Less than two months after the Board of Supervisors narrowly voted to reappoint him to the Planning Commission, Bruce Emad this week sent in a letter of resignation, announcing that his 12 years of service on the commission will end, effective April 30. He and fellow commissioner Mary Gearheart already submitted letters of resignation earlier this year only to reconsider at the urging of the county Board of Supervisors.
Emad told the Journal Tuesday afternoon that his other obligations, particularly his responsibilities as chairman of College of the Redwoods' Board of Trustees, have left him without enough time to fulfill his duties on the county Planning Commission.
"It's a lot of homework," he said. "You have to read reams and reams of documents, go out and look at sites... . I just cannot devote the time that it takes to do this job. And I'm not one to occupy my seat and not do my work."
The resignation comes amidst tense political maneuvering surrounding the county's ongoing general plan update ("Hot Seats," Jan. 11). Now seven years past due, the re-write of the general plan, which serves as a constitution for land use development in the county's unincorporated areas, has been the source of fierce community debate between development interests on the one side, who have criticized the planning commission for, in their estimation, restricting growth to areas in and around urban centers, and, on the other side, those who advocate "smart growth," i.e. limiting sprawl.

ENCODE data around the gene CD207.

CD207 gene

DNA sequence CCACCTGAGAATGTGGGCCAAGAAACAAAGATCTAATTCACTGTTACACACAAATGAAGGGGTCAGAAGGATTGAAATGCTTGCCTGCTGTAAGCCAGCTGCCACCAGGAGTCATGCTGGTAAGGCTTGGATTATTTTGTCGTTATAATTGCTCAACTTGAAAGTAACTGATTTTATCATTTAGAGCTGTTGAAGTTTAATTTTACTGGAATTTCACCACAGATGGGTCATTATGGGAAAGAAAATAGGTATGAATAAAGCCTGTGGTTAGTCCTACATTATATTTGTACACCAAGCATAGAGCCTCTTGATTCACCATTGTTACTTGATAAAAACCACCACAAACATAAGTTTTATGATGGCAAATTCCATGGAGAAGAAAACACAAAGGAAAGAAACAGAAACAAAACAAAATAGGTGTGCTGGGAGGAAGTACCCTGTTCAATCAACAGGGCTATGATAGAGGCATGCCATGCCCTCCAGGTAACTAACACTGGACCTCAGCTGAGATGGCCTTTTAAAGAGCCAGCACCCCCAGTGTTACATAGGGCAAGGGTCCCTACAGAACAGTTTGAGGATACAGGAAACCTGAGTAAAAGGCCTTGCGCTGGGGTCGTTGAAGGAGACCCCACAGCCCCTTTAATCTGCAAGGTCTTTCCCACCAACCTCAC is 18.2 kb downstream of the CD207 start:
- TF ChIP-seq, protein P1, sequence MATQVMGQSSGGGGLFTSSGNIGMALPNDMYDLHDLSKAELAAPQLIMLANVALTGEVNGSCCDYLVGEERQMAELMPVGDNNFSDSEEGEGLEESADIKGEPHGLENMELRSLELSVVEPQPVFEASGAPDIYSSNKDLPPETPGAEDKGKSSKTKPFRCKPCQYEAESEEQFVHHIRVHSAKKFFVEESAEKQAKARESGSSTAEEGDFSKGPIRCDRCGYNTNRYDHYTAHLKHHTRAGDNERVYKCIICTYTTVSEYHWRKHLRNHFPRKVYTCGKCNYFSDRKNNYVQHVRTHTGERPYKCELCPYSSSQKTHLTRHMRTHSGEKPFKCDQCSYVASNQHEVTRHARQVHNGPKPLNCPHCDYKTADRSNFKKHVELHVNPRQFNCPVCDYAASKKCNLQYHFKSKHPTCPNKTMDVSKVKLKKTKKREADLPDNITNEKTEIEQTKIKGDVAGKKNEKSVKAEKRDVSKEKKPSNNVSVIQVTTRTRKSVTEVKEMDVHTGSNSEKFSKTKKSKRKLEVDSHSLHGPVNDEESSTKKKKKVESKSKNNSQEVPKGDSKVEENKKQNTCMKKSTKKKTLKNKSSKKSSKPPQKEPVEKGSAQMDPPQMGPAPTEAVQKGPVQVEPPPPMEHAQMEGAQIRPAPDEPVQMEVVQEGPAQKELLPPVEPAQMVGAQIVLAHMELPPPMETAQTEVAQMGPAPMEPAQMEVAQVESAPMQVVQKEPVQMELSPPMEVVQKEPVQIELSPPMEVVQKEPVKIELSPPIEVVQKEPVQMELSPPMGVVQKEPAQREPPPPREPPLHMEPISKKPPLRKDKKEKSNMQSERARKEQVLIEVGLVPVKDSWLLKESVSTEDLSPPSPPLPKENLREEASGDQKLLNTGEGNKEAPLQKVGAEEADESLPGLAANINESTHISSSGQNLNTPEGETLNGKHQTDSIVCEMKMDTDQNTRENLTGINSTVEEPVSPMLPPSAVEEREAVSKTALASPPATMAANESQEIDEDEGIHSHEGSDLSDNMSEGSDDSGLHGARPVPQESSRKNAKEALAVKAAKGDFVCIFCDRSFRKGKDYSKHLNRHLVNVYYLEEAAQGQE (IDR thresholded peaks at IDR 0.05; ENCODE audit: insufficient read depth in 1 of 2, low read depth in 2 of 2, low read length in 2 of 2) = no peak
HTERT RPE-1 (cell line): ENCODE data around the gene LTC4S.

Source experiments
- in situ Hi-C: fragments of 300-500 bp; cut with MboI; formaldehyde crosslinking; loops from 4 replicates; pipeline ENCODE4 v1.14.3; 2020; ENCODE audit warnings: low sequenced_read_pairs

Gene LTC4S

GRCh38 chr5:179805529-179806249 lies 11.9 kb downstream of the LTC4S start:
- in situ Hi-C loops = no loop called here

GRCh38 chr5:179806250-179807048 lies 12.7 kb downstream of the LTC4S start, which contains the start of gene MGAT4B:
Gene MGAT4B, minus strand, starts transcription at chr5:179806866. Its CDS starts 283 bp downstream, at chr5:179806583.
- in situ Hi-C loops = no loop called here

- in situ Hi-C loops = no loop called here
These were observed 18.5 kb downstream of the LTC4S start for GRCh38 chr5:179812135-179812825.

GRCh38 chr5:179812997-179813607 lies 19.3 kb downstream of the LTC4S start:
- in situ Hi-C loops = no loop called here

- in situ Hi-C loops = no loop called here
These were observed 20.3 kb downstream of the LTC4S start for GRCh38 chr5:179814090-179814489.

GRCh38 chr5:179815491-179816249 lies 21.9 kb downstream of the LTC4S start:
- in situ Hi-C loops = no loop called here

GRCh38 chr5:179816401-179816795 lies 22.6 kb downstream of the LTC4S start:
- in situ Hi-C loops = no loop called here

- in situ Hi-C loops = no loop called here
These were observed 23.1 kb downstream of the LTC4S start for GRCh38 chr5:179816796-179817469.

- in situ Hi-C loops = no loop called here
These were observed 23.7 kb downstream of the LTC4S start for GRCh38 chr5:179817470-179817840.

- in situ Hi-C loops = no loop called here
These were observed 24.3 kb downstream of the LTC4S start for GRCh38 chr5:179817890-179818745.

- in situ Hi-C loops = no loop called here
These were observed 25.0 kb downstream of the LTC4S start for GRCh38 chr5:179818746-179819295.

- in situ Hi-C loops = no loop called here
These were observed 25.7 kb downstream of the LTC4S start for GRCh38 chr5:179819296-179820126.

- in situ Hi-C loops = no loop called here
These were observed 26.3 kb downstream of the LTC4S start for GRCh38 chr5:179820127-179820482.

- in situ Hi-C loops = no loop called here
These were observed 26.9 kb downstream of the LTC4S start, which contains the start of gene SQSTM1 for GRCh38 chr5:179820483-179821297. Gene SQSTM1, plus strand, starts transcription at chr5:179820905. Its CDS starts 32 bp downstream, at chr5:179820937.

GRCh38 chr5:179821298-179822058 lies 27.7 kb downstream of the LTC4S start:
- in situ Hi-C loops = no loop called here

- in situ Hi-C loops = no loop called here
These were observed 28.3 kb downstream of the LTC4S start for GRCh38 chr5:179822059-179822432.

"This whole issue has become very politicized," Emad said (though he insisted his decision had nothing to do with the politics or the drawn-out process of the update). He said he understands the community's passionate feelings about the next general plan. "It's very important. It will set the course of development and life in our county over the next 20, 25 years."
While there have been numerous public hearings on the update, Emad said that in retrospect he thinks the county could have done a better job of educating property owners. For example, he said people often fail to understand that many of the planning commission's decisions reflect mandates handed down from the state. And he believes there could have been more outreach done in order to spur involvement from more than just the "regulars."
"On the other hand," he said, "involving people costs time [and] money. It's a real fine line."
Emad said he will now devote his attention to College of the Redwoods, where embattled President Jeff Marsee recently left for a new job at San Joaquin Delta Community College in Stockton.
Emad's departure leaves an "at-large" vacancy on the planning commission. The county already has a number of application on file, according to a press release issued Tuesday, but anyone wishing to apply may pick up an application at the clerk's office in Room 111 of the County Courthouse, 825 Fifth Street in Eureka. Or you can call 476-2390 to have an application mailed to you.